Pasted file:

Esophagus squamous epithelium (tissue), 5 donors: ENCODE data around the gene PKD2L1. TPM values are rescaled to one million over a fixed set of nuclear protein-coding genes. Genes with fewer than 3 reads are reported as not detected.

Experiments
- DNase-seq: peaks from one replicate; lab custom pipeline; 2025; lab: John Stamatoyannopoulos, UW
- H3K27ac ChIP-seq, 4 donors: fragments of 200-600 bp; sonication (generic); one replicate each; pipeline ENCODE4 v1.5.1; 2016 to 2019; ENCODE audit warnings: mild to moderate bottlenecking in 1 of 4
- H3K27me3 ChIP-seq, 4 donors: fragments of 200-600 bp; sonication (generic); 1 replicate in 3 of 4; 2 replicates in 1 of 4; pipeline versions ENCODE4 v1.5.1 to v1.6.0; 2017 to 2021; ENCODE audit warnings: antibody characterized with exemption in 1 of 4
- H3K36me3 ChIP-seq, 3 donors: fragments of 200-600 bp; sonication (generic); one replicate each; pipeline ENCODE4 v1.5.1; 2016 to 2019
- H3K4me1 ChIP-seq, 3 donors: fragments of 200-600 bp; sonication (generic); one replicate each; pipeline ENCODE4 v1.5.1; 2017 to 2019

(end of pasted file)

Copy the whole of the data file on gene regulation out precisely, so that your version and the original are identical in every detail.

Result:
Esophagus squamous epithelium (tissue), 5 donors: ENCODE data around the gene PKD2L1. TPM values are rescaled to one million over a fixed set of nuclear protein-coding genes. Genes with fewer than 3 reads are reported as not detected.

Experiments
- DNase-seq: peaks from one replicate; lab custom pipeline; 2025; lab: John Stamatoyannopoulos, UW
- H3K27ac ChIP-seq, 4 donors: fragments of 200-600 bp; sonication (generic); one replicate each; pipeline ENCODE4 v1.5.1; 2016 to 2019; ENCODE audit warnings: mild to moderate bottlenecking in 1 of 4
- H3K27me3 ChIP-seq, 4 donors: fragments of 200-600 bp; sonication (generic); 1 replicate in 3 of 4; 2 replicates in 1 of 4; pipeline versions ENCODE4 v1.5.1 to v1.6.0; 2017 to 2021; ENCODE audit warnings: antibody characterized with exemption in 1 of 4
- H3K36me3 ChIP-seq, 3 donors: fragments of 200-600 bp; sonication (generic); one replicate each; pipeline ENCODE4 v1.5.1; 2016 to 2019
- H3K4me1 ChIP-seq, 3 donors: fragments of 200-600 bp; sonication (generic); one replicate each; pipeline ENCODE4 v1.5.1; 2017 to 2019